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Coming to Workspan in June/July


The June/July issue of Workspan will soon be hitting computers (and mailboxes)! Look for these compensation- and performance plan-focused topics, among others, in WorldatWork’s award-winning magazine.

Read the June/July 2019 issue now!


A Stock Performance Plan of the Future? Axon’s Plan Tests Employees’ Tolerance for Risk” by Brett Christie, WorldatWork

A lot of companies may talk a good game when it comes to taking extraordinary measures to motivate their workforce, but few align their employees to the CEO’s compensation plan.

Axon CEO Rick Smith and 300-plus employees are swinging for the fences with a bold, risk-reward equity plan. The eXponential Stock Performance Plan (XSPP) that could net Smith $1 billion in restricted stock options if all milestones are reached has changed the way he and his employees think about the business.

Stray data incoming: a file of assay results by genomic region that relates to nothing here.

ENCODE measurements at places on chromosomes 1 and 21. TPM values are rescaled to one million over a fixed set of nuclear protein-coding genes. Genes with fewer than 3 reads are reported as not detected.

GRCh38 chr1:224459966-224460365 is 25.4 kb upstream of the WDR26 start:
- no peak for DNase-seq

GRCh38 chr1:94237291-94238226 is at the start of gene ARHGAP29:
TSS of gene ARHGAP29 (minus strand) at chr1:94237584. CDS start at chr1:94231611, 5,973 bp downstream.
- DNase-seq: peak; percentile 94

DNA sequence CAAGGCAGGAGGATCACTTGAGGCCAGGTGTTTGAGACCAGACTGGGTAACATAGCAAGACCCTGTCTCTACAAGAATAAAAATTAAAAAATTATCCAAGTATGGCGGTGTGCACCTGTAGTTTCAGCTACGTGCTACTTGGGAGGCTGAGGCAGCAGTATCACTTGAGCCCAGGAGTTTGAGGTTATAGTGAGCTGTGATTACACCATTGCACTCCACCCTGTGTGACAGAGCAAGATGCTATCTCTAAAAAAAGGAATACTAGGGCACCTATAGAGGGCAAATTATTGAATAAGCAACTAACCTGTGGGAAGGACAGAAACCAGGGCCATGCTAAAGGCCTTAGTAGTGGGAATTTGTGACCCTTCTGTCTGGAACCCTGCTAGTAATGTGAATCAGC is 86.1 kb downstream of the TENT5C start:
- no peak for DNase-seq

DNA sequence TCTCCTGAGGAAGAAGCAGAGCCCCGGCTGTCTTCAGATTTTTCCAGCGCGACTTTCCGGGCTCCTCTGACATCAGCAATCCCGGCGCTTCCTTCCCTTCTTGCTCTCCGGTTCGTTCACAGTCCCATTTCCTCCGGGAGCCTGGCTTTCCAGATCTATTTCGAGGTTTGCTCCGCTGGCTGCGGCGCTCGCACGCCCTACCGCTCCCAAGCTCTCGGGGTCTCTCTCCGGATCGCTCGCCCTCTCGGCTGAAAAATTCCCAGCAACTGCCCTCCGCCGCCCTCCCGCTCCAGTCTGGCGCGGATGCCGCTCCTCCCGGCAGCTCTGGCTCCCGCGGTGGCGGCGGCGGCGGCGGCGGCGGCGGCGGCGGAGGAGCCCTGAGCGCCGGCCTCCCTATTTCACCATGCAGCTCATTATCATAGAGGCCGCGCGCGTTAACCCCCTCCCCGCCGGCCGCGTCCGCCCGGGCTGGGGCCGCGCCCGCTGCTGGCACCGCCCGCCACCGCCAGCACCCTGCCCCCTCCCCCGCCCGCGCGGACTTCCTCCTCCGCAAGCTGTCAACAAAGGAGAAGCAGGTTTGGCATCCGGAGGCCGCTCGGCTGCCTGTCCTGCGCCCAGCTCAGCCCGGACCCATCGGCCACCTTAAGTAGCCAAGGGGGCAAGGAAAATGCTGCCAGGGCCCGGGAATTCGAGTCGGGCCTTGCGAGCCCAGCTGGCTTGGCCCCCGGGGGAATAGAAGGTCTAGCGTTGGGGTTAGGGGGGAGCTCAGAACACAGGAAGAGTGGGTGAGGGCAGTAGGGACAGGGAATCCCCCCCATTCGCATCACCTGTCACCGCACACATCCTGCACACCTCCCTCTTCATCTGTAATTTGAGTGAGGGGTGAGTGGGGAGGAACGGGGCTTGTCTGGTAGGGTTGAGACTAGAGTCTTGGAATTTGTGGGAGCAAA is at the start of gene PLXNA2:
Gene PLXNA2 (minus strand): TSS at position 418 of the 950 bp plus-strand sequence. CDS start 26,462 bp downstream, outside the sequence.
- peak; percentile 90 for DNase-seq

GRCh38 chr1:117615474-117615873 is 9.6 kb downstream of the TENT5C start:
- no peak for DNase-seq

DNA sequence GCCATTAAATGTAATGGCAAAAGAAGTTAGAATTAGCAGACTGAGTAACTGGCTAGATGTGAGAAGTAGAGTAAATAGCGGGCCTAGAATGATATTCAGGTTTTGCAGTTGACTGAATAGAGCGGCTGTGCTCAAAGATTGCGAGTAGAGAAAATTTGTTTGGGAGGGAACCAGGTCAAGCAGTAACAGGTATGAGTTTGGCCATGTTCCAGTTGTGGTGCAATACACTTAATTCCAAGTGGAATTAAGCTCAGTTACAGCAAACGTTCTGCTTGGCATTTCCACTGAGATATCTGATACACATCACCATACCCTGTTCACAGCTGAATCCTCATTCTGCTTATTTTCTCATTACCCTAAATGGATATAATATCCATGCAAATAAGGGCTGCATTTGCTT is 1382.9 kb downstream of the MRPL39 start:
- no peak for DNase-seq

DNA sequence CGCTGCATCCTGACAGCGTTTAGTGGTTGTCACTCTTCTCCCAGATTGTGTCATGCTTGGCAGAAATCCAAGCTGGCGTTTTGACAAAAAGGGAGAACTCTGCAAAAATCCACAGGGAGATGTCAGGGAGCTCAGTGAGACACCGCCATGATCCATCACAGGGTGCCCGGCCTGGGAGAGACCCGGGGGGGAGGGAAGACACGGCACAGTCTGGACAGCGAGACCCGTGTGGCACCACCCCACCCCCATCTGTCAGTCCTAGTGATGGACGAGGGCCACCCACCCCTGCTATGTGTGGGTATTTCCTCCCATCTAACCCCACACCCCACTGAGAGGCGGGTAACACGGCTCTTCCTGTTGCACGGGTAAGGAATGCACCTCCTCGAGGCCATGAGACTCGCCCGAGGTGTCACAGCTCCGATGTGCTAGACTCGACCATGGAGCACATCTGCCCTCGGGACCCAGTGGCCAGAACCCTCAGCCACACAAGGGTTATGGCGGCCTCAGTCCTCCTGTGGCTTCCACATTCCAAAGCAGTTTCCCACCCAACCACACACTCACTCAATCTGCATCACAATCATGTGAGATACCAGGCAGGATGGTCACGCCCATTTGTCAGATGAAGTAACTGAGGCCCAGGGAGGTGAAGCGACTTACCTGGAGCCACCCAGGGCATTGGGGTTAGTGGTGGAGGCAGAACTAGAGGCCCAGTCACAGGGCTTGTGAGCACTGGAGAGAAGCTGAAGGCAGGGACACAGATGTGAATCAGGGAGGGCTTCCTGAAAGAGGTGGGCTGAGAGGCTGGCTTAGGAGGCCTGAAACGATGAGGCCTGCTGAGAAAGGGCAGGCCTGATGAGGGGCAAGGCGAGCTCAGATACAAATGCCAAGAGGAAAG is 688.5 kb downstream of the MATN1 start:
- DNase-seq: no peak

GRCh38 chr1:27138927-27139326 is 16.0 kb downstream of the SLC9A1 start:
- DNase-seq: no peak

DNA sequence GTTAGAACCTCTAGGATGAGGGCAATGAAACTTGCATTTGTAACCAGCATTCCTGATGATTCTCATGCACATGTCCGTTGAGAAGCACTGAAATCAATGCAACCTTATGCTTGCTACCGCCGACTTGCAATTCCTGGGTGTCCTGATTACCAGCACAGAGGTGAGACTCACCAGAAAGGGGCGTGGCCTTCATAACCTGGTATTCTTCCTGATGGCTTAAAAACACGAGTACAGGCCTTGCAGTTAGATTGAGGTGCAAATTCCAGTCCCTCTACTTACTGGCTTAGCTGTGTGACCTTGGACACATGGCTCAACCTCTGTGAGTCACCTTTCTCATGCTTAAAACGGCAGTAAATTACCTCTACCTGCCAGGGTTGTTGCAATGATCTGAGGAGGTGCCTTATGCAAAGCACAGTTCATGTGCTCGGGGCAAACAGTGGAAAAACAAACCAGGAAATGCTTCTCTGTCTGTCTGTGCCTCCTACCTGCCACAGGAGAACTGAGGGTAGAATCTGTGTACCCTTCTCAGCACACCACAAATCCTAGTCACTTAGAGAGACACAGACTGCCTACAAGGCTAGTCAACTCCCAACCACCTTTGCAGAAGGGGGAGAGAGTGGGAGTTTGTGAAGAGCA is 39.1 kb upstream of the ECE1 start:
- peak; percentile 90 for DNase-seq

“I think the biggest effect it’s had is it made us start looking at long-term goals,” said Bryan Wheeler, Axon’s VP/Head of Records who opted into the XSPP. “Most people tend to be pretty incremental in products, so many more innovative ideas start to come out when you’re working toward something like this.”

The approach of offering a meaningful share ownership opportunity to all employees and future recruits “combines the employee-friendly concepts of broad-based equity plans with rigorous, shareholder-friendly growth criteria,” said Jon Burg, a partner with Aon Equity Services.


Shining a Light on Innovative Compensation: Is Your Comp Plan Playing It Too Safe? by Michael Thompson